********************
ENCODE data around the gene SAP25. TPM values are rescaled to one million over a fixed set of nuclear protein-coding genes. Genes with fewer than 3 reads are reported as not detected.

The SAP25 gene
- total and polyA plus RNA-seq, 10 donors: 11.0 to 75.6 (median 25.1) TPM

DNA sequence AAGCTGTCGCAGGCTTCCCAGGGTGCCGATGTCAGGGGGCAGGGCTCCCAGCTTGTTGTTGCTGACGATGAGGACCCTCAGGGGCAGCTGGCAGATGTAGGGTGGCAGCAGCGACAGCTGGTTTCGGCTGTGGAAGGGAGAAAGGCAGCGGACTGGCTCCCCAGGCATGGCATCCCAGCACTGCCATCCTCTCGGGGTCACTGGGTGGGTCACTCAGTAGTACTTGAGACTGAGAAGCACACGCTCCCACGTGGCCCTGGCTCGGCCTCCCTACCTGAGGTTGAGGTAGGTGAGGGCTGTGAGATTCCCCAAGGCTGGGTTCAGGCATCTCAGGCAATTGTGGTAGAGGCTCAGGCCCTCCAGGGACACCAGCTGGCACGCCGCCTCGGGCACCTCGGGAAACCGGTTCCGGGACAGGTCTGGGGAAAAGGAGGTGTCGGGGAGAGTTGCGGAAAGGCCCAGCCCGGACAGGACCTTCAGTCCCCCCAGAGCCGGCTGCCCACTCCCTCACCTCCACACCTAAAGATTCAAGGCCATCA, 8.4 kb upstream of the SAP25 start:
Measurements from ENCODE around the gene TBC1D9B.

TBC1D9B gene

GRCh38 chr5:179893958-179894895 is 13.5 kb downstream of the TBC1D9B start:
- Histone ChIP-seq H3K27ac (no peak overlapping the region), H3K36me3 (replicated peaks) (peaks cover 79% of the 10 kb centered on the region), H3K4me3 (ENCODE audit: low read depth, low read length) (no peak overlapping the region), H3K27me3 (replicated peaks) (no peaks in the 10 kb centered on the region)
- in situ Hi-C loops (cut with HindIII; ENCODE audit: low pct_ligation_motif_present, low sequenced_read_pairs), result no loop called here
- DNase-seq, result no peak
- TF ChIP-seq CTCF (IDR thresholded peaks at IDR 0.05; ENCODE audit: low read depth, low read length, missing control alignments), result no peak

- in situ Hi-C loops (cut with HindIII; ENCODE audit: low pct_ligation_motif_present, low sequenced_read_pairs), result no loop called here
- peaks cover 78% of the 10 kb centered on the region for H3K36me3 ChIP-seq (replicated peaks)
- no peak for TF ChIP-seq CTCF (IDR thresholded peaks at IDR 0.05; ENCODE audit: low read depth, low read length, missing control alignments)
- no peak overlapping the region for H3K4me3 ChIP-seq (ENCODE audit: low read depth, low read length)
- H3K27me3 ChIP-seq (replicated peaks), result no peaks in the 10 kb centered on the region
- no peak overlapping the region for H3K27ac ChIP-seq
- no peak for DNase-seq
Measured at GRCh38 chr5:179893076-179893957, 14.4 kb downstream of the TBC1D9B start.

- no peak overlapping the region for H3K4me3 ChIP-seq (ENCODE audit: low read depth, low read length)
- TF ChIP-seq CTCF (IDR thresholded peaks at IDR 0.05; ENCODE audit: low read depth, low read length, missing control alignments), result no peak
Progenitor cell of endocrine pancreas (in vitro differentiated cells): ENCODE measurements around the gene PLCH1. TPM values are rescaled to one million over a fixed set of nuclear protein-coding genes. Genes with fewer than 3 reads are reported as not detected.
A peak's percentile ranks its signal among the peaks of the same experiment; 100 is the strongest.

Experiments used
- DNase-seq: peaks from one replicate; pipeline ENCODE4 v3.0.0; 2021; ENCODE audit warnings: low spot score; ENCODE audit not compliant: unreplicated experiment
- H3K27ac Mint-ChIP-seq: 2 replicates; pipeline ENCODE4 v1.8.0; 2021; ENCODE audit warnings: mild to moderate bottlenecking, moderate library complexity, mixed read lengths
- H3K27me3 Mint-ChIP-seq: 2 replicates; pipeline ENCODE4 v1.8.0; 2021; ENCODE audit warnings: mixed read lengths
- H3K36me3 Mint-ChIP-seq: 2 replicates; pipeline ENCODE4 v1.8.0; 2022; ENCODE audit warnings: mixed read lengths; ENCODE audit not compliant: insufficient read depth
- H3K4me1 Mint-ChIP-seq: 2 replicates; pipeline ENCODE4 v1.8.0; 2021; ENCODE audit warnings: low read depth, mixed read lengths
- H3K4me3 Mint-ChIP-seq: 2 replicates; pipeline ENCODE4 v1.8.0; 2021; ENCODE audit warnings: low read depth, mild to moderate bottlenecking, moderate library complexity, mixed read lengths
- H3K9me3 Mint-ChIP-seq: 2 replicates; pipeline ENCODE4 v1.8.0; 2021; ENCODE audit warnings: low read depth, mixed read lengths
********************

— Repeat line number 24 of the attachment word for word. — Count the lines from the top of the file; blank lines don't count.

Experiments used